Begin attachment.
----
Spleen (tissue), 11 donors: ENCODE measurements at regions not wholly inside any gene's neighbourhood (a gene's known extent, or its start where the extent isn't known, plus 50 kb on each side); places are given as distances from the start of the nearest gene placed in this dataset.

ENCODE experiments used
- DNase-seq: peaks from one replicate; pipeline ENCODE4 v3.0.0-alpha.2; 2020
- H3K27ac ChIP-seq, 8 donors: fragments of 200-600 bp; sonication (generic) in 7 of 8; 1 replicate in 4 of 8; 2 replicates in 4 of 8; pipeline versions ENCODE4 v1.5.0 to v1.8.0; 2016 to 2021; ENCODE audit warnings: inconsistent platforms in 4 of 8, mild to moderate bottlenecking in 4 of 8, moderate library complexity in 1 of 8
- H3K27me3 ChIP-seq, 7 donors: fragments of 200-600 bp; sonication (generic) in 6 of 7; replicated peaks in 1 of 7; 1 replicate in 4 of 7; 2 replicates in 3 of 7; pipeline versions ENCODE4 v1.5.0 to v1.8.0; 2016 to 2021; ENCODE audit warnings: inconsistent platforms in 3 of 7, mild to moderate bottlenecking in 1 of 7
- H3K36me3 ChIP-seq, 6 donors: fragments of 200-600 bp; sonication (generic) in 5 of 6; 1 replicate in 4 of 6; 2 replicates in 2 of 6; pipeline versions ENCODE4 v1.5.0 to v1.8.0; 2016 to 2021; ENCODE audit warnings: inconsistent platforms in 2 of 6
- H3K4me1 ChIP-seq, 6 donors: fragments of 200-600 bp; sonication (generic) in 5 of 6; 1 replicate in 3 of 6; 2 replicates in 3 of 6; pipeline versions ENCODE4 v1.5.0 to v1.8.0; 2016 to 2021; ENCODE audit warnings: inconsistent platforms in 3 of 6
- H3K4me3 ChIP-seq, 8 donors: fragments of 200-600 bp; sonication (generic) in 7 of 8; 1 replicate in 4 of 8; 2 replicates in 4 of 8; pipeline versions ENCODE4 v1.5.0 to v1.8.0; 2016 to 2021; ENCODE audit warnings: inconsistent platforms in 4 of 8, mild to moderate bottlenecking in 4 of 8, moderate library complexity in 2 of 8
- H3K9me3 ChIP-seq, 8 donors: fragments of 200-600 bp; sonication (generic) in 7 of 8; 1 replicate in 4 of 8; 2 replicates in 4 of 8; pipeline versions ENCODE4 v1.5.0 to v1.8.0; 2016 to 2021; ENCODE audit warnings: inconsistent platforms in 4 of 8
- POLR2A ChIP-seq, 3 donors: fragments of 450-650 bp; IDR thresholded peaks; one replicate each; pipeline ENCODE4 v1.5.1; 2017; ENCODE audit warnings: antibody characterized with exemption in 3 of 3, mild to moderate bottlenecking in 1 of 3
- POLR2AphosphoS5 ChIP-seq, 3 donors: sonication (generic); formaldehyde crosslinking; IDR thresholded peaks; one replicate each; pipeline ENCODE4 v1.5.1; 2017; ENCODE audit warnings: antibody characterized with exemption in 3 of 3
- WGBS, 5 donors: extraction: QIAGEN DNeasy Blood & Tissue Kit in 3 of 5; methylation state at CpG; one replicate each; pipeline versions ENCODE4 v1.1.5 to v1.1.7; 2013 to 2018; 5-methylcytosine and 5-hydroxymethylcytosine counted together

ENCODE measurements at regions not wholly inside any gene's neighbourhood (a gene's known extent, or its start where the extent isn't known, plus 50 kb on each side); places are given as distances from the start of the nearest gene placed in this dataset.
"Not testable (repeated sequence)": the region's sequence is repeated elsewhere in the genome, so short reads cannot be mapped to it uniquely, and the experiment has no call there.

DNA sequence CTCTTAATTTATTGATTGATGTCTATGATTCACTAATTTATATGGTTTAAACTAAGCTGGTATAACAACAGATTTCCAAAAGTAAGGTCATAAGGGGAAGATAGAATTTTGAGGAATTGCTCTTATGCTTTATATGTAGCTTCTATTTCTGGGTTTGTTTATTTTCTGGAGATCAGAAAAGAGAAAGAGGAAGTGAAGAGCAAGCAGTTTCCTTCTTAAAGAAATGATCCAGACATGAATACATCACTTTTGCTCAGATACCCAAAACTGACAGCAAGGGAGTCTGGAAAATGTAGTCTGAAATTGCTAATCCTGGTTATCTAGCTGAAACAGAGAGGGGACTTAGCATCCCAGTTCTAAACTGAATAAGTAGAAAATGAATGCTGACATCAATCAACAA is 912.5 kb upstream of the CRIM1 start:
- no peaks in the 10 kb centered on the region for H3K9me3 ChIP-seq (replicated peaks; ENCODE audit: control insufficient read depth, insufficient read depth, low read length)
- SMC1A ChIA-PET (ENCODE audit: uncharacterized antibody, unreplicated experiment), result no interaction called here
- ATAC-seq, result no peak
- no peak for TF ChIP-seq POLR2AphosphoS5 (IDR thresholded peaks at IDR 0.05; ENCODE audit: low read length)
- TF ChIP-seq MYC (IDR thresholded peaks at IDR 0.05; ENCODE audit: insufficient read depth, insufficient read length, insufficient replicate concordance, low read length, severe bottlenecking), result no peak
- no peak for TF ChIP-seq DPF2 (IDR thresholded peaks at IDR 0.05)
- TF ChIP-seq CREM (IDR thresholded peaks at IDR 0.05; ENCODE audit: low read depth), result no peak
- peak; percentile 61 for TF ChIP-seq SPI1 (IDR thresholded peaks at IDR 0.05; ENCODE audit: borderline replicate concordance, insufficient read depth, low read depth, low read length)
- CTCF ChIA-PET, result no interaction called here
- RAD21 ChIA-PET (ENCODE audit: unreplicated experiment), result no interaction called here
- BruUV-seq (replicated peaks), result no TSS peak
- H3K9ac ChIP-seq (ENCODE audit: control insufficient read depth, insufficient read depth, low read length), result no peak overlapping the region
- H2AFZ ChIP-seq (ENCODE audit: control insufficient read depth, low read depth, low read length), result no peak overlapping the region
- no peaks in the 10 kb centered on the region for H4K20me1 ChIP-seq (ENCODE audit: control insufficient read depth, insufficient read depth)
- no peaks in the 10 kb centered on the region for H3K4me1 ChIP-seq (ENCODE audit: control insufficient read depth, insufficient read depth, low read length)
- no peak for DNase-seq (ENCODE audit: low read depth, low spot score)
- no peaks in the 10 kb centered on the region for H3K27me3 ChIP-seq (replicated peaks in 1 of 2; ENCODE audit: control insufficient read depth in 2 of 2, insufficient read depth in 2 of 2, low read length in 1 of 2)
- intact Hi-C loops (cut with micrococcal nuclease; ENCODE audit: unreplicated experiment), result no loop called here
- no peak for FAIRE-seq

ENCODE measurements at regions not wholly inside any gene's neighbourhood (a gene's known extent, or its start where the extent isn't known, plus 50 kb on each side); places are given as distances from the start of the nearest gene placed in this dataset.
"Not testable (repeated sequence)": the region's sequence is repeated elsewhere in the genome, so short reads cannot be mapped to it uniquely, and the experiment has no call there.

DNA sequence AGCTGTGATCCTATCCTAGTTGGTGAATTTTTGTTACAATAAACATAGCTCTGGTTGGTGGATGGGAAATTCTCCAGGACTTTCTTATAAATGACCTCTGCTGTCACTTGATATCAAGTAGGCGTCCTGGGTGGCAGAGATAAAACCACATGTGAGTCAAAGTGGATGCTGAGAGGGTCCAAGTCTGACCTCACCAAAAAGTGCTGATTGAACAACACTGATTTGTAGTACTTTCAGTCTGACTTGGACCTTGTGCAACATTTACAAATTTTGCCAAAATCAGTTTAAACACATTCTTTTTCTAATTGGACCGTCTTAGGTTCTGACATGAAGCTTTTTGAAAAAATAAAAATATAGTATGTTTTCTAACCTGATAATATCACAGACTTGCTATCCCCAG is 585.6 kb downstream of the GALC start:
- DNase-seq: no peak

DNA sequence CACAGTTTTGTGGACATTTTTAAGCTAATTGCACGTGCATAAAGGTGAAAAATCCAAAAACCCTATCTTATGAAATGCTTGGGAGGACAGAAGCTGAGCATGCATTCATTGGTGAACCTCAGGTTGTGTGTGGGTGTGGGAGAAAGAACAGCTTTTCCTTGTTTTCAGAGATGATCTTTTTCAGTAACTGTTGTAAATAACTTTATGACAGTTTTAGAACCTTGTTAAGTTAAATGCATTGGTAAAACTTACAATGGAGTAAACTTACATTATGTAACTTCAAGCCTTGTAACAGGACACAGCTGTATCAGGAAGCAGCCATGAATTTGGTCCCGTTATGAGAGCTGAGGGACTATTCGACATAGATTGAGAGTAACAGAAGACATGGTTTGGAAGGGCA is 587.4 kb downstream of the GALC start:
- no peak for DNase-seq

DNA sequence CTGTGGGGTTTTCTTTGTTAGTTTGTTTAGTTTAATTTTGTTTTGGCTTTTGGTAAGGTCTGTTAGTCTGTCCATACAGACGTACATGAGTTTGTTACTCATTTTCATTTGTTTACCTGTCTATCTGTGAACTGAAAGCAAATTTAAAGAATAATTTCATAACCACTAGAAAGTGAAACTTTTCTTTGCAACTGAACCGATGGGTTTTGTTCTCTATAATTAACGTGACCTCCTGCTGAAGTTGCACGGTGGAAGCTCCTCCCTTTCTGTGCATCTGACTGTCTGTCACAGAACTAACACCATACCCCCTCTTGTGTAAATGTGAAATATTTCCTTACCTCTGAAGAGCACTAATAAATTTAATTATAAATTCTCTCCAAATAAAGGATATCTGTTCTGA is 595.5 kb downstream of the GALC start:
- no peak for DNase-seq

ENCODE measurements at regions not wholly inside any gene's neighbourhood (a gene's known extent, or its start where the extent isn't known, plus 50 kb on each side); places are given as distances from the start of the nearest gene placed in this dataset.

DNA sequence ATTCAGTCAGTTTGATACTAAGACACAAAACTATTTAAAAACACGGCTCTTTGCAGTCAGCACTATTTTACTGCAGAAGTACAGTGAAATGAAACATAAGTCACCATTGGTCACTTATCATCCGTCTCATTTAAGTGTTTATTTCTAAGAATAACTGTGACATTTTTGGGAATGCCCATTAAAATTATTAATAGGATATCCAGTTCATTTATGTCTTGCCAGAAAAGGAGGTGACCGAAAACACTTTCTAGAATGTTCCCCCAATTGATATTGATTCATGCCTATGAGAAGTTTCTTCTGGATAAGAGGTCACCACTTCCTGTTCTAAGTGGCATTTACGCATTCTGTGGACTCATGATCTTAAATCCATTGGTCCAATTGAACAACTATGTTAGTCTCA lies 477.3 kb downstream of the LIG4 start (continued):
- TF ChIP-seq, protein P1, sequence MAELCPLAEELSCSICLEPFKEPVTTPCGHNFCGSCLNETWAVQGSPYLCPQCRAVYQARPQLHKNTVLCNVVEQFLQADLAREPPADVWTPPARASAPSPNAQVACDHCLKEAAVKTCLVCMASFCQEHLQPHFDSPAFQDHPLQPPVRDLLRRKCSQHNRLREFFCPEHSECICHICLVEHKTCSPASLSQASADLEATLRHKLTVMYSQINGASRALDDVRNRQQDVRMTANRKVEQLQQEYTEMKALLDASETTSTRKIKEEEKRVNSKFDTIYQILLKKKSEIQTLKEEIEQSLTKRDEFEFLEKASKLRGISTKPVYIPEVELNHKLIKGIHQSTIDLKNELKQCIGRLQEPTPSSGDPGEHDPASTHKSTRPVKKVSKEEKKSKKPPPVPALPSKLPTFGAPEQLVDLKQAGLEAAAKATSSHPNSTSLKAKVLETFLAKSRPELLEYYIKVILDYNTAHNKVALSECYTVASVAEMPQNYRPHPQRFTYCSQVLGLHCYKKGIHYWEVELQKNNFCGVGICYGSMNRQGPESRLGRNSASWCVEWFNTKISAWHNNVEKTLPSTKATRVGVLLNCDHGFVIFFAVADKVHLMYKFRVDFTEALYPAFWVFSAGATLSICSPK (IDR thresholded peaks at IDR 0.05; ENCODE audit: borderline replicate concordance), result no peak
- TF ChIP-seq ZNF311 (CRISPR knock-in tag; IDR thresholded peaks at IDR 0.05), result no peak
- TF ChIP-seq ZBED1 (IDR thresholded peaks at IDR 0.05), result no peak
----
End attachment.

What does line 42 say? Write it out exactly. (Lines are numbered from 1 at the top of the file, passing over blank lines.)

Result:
- no peak for DNase-seq